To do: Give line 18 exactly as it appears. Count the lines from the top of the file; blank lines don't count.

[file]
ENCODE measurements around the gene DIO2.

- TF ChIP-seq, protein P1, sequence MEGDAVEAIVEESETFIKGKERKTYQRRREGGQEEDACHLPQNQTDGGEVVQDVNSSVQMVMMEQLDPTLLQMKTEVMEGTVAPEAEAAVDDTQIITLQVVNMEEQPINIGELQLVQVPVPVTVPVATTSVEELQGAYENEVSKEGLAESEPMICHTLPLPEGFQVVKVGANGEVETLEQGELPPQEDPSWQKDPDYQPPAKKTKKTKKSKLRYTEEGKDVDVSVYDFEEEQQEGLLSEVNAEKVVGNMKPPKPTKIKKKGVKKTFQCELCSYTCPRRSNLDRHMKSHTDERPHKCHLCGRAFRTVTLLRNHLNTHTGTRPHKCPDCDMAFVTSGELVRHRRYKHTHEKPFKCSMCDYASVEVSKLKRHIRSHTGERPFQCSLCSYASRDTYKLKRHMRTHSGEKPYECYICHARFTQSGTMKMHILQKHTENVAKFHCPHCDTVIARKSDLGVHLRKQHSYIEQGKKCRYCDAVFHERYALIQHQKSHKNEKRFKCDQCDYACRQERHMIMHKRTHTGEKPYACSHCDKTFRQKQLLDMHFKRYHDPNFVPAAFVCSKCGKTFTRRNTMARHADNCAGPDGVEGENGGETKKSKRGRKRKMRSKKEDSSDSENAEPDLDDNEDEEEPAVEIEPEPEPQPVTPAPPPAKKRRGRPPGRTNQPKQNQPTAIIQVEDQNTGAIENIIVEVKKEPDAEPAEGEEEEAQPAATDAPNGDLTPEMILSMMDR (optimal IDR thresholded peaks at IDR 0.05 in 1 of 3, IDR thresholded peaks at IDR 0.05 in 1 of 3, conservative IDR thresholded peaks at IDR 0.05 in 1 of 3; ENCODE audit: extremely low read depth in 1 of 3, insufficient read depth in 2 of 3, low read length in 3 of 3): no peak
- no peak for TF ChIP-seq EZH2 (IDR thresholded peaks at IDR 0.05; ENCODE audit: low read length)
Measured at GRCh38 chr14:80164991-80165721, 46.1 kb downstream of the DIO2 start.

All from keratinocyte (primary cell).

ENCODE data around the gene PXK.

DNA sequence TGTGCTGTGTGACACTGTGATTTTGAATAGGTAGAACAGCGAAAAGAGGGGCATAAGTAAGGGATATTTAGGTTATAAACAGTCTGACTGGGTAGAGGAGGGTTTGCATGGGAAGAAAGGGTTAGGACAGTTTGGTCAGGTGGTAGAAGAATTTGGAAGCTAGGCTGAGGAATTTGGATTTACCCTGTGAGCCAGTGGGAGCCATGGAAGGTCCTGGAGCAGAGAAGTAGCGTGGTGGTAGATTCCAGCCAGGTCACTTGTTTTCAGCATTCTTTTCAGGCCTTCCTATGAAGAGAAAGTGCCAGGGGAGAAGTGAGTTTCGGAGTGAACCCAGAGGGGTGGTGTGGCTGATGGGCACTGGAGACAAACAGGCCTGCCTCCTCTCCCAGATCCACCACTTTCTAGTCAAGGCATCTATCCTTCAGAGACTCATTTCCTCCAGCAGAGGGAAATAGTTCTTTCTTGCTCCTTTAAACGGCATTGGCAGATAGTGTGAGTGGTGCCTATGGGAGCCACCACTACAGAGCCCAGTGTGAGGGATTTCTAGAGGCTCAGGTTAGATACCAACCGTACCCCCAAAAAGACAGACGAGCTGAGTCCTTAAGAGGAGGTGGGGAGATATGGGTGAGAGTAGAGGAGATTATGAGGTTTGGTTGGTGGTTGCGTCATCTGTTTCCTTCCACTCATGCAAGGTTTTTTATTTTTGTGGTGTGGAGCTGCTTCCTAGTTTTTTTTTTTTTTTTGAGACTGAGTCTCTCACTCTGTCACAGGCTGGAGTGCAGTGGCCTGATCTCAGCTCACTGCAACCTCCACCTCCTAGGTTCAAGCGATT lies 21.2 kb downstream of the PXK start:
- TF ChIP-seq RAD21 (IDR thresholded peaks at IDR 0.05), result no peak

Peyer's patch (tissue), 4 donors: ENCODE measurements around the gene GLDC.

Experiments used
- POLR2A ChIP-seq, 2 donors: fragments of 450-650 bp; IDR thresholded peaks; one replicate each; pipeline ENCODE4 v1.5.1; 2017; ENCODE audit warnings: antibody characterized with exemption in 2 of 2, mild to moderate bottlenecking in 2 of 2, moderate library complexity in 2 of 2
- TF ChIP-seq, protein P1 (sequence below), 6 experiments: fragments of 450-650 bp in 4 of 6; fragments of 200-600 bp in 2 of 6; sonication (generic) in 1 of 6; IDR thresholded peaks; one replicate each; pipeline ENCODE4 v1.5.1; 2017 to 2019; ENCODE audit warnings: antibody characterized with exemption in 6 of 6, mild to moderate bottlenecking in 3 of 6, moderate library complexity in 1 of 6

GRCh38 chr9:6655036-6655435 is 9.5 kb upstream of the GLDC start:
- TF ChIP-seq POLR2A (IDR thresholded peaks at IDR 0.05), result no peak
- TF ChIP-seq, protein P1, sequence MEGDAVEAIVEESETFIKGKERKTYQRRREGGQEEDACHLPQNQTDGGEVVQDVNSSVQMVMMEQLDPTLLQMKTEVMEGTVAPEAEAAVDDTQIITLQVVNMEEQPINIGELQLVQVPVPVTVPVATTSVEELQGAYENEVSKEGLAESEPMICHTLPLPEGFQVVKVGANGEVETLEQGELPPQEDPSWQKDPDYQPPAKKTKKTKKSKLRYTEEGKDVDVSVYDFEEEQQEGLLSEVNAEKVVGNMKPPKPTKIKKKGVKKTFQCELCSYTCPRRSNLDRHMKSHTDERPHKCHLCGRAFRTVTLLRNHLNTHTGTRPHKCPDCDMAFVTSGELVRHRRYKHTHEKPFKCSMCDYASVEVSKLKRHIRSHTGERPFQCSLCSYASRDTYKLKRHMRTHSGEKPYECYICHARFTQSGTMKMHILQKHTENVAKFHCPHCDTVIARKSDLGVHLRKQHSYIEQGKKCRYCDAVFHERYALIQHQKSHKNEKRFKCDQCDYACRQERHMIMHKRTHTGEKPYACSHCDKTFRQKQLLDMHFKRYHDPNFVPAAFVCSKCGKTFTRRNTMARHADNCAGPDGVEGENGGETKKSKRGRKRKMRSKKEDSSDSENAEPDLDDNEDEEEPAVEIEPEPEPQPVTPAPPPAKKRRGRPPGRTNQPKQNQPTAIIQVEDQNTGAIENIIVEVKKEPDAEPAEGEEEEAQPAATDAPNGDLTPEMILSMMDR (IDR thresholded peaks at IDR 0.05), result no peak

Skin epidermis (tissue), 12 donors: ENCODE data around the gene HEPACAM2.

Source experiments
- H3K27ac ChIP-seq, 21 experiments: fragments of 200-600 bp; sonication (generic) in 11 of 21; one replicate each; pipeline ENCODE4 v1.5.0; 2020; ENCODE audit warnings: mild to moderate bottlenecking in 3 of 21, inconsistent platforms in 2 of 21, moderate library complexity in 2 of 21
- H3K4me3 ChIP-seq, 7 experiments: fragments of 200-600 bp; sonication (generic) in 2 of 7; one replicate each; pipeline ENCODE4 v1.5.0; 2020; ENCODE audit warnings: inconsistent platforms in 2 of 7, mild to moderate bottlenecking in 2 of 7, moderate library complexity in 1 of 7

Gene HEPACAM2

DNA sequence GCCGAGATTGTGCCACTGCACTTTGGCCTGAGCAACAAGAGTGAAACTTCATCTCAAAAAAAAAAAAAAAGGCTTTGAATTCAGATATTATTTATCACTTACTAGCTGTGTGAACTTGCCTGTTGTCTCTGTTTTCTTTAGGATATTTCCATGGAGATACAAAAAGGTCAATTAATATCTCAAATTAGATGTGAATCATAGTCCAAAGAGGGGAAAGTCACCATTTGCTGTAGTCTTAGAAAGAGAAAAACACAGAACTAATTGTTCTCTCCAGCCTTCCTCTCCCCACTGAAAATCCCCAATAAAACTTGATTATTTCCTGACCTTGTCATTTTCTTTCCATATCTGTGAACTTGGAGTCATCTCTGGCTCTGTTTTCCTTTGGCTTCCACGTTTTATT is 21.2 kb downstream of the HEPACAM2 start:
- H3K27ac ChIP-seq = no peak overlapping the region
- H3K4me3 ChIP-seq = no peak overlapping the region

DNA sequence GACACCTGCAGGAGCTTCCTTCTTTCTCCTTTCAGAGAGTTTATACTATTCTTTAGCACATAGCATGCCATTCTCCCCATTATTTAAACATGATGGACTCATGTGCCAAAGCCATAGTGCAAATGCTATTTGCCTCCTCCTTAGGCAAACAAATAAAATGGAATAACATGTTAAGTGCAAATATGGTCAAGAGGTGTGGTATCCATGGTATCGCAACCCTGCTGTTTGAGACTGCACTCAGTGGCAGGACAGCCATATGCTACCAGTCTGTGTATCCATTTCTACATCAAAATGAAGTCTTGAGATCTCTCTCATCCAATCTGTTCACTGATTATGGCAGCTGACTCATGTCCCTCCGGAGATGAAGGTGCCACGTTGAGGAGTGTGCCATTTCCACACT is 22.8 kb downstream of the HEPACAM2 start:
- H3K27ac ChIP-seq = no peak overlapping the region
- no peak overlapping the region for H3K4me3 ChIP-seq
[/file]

- H3K27ac ChIP-seq, 21 experiments: fragments of 200-600 bp; sonication (generic) in 11 of 21; one replicate each; pipeline ENCODE4 v1.5.0; 2020; ENCODE audit warnings: mild to moderate bottlenecking in 3 of 21, inconsistent platforms in 2 of 21, moderate library complexity in 2 of 21